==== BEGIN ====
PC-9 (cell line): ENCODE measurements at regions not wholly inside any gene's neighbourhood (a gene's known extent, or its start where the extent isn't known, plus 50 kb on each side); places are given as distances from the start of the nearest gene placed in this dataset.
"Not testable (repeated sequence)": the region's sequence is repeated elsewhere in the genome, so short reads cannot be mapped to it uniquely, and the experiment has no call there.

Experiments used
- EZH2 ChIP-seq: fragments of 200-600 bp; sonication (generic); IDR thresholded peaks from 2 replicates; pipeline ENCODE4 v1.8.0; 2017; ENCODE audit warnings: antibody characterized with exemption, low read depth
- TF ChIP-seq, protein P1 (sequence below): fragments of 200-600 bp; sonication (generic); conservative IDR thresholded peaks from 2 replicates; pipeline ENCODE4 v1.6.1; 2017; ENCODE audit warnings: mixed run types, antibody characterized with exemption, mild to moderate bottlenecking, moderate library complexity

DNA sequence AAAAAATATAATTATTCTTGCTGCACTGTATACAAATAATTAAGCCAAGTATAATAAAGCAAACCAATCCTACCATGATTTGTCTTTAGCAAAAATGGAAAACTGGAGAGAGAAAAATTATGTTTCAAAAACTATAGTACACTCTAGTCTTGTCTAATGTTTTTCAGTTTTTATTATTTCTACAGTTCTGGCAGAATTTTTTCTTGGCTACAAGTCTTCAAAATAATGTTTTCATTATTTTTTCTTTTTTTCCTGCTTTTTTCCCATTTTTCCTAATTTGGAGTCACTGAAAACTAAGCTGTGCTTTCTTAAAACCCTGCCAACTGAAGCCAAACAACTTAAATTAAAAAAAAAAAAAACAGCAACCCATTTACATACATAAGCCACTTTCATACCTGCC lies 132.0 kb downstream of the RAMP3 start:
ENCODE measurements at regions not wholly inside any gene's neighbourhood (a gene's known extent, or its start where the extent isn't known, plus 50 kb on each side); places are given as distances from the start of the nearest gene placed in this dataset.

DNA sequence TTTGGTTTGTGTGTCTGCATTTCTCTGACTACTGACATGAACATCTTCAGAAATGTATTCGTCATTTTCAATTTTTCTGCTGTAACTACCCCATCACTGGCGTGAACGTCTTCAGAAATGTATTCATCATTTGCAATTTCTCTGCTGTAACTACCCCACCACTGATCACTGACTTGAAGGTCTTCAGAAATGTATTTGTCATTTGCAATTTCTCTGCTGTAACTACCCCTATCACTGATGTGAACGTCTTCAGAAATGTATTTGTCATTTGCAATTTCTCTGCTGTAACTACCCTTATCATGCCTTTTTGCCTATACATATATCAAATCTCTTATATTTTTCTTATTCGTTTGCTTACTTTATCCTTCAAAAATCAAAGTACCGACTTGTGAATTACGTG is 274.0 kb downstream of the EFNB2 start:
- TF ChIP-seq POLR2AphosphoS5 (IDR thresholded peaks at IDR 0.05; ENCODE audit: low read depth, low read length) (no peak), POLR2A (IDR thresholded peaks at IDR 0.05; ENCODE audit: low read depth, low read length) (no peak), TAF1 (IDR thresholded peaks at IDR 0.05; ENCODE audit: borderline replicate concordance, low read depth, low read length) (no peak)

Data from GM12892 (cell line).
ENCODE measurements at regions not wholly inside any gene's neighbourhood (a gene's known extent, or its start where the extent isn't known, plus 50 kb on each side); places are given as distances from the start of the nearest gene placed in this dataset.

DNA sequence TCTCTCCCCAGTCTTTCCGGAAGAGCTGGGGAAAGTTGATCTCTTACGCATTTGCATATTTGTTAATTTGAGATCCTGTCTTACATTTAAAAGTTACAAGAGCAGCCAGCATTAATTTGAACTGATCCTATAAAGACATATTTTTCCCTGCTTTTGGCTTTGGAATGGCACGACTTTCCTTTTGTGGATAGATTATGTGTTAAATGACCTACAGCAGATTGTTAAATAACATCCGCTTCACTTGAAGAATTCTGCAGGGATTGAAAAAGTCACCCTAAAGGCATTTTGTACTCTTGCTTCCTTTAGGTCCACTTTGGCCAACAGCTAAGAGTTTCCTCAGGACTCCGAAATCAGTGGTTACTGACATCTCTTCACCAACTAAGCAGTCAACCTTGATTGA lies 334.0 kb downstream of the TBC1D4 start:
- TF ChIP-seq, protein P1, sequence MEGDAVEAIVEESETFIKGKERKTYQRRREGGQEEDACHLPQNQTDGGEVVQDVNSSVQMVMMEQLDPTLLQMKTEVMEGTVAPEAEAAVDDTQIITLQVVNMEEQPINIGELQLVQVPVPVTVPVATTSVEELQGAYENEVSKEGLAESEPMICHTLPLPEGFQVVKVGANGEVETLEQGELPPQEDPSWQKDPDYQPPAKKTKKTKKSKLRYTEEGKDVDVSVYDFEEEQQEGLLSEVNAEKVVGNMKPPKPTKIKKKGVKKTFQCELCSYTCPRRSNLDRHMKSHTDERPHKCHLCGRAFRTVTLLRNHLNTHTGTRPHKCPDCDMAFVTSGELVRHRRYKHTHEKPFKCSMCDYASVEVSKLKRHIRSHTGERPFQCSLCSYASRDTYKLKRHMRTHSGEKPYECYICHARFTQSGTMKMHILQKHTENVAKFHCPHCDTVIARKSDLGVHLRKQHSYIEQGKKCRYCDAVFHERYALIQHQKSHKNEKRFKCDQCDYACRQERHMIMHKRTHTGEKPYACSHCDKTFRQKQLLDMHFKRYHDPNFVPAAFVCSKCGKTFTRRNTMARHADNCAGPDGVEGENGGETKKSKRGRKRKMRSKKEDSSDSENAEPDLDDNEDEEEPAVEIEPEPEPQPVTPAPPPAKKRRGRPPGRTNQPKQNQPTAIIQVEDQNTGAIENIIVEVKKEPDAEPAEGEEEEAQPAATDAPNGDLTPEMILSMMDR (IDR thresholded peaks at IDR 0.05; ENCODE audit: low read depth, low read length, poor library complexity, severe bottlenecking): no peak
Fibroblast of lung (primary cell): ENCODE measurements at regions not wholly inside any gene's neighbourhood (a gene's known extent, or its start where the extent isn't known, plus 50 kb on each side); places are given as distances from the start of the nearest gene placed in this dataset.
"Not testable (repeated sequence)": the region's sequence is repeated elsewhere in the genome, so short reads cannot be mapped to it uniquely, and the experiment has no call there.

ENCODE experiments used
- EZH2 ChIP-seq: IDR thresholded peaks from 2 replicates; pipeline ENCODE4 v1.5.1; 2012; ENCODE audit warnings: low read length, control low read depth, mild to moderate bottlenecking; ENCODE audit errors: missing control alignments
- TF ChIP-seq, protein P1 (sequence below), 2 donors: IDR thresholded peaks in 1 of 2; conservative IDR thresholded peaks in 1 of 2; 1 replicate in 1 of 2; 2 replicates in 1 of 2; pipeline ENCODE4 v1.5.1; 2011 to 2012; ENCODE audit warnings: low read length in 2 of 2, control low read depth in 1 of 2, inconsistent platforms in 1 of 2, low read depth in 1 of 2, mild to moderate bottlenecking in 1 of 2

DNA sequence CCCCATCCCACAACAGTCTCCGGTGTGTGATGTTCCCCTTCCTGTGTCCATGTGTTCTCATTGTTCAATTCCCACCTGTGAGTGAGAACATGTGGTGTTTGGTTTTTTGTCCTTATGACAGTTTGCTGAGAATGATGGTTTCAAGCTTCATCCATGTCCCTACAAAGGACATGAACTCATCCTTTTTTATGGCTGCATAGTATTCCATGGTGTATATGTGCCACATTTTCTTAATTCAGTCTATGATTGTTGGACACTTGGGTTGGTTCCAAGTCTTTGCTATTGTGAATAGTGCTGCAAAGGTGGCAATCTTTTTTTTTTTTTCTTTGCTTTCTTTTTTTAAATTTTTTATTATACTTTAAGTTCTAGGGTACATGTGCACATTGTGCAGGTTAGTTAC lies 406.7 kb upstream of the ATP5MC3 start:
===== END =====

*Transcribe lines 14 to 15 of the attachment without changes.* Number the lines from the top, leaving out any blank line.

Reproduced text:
Fibroblast of lung (primary cell): ENCODE measurements at regions not wholly inside any gene's neighbourhood (a gene's known extent, or its start where the extent isn't known, plus 50 kb on each side); places are given as distances from the start of the nearest gene placed in this dataset.
"Not testable (repeated sequence)": the region's sequence is repeated elsewhere in the genome, so short reads cannot be mapped to it uniquely, and the experiment has no call there.